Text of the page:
Journal Article

Characteristics of an Unusual Anaerobic Pigmented Gram-Negative Rod Isolated from Normal and Inflamed Appendices

Merja Rautio, Maarit Lönnroth, Harri Saxén, Risto Nikku, Marja-Liisa Väisänen, Sydney M. Finegold and Hannele Jousimies Somer

in Clinical Infectious Diseases

Published on behalf of Infectious Diseases Society of America

Volume 25, issue Supplement_2, pages S107-S110
Published in print September 1997 | ISSN: 1058-4838
Published online September 1997 | e-ISSN: 1537-6591 | DOI: http://dx.doi.org/10.1086/516210
Characteristics of an Unusual Anaerobic Pigmented Gram-Negative Rod Isolated from Normal and Inflamed Appendices

More Like This

Show all results sharing these subjects:

  • Infectious Diseases
  • Immunology
  • Public Health and Epidemiology
  • Microbiology

GO

Show Summary Details

Preview

During our studies of the bacterial etiology of appendicitis, we often isolated a previously undescribed anaerobic gram-negative rod. This organism resembled the Bacteroides fragilis group because it was resistant to bile and because of its special-potency-disk pattern (resistant to vancomycin, kanamycin, and colistin), but unlike the B. fragilis group, this bacterium produced brown pigment on media containing hemolysed blood. The cellular fatty acid pattern, with iso-C15:0 being the predominant acid, was most closely related to the fatty acid profile of Porphyromonas species; however, this organism differed from Porphyromonas species by being bile-resistant and by not producing butyrate as a metabolic endproduct. Enzymatic activities of 31 isolates were determined with use of the API ZYM system and Rosco diagnostic tablets. These profiles were different from those of Prevotella, Porphyromonas, and related species. This organism was isolated from 40% of appendiceal tissue samples; no obvious qualitative or quantitative difference in rates of isolation from patients with inflamed or normal appendices was observed.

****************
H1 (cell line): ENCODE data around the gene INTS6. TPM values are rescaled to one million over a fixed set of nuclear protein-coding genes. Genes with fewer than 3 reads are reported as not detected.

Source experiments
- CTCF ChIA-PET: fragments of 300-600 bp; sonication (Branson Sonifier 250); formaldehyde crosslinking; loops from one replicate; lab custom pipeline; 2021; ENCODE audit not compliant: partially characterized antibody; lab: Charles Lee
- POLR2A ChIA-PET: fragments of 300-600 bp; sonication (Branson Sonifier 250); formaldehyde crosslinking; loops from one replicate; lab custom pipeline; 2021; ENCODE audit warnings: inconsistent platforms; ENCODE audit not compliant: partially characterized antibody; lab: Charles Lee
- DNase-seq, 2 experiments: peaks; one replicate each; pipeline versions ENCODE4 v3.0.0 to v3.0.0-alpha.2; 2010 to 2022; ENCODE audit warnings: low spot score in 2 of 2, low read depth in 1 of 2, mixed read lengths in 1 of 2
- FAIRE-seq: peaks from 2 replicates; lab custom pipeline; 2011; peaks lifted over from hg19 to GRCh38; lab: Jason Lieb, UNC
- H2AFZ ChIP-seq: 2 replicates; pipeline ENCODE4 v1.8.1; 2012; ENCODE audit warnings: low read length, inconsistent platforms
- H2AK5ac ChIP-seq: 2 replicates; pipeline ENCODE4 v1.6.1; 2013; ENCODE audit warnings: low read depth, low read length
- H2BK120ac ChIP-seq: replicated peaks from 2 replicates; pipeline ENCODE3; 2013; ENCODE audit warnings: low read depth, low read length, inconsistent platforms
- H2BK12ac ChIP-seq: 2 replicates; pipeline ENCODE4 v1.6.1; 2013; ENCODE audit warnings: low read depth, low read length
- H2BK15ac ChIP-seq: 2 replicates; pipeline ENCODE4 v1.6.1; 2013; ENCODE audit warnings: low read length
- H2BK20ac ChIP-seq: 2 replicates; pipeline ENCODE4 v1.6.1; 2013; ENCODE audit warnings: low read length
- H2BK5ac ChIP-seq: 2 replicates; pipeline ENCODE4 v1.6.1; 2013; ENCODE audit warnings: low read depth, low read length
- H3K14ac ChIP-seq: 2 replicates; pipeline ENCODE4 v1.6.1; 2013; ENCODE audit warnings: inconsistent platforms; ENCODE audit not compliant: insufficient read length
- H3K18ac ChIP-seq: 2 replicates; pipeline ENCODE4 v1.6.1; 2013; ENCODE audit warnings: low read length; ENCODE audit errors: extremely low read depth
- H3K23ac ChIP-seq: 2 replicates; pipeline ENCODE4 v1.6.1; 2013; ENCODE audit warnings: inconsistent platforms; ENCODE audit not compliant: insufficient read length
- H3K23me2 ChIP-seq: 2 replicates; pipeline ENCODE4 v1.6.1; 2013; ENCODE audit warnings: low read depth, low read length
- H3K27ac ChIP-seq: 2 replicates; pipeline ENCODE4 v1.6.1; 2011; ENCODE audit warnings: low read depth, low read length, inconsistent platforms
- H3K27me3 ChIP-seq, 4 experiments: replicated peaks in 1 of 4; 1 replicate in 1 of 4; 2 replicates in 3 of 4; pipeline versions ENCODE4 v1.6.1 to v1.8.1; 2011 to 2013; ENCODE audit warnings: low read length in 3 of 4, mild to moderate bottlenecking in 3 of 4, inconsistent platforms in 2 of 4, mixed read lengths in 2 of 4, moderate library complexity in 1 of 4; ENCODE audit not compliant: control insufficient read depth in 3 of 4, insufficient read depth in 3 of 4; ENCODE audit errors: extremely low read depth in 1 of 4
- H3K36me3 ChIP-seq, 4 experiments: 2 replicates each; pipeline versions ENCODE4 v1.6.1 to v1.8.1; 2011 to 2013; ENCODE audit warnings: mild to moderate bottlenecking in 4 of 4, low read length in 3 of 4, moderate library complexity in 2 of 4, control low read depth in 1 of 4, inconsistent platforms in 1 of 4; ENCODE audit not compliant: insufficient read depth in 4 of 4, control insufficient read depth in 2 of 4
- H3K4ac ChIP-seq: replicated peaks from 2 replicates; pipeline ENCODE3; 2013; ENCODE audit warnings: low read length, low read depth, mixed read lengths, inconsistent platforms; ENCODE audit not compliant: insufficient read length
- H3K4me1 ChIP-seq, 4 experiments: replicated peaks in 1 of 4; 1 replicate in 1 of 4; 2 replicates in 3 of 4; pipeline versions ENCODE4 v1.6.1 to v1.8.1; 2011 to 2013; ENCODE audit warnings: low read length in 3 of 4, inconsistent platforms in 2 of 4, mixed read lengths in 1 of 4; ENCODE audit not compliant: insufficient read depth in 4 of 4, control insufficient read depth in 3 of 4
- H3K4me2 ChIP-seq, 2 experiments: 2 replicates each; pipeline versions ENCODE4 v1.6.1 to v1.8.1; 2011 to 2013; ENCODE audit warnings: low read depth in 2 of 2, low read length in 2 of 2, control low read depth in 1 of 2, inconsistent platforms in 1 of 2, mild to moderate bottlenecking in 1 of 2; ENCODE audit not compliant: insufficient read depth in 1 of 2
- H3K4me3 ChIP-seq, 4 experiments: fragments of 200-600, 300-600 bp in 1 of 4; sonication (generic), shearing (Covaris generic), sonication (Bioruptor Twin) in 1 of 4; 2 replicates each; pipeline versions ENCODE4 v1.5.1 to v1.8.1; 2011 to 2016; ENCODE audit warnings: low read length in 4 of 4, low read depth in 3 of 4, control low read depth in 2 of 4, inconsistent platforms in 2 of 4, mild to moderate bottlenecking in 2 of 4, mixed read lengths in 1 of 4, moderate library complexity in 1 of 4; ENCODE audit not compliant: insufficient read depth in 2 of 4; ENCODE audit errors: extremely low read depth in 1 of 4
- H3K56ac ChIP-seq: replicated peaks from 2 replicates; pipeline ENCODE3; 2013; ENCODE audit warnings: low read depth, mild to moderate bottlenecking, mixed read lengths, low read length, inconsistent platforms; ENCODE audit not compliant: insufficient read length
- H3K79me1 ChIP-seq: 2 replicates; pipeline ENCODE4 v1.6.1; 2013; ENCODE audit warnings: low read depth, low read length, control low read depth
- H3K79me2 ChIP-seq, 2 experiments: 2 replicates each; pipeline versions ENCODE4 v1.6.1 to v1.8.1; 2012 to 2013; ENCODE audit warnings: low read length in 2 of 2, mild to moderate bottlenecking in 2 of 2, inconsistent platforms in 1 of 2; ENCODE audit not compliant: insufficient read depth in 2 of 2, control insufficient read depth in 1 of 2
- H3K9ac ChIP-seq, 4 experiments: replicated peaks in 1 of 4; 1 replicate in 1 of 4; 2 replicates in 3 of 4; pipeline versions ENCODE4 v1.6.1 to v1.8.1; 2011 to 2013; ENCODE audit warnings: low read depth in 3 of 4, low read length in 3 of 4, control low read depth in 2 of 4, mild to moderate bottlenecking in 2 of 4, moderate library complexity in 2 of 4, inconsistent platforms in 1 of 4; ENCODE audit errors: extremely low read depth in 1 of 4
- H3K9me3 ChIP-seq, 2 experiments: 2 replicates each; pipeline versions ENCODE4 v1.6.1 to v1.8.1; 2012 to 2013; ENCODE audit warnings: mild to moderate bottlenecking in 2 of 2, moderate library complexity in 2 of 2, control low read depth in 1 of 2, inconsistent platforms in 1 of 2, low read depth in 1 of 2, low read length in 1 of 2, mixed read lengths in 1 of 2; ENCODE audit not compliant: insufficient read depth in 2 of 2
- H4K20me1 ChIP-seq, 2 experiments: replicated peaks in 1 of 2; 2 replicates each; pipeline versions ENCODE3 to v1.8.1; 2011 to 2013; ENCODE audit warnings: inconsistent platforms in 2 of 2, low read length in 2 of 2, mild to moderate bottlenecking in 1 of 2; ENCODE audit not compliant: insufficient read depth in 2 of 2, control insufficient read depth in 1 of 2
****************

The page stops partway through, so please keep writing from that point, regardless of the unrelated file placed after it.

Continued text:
Journal Article.  0 words. 

Subjects: Infectious Diseases ; Immunology ; Public Health and Epidemiology ; Microbiology

Full text: subscription required

How to subscribe Recommend to my Librarian

Users without a subscription are not able to see the full content. Please, subscribe or login to access all content.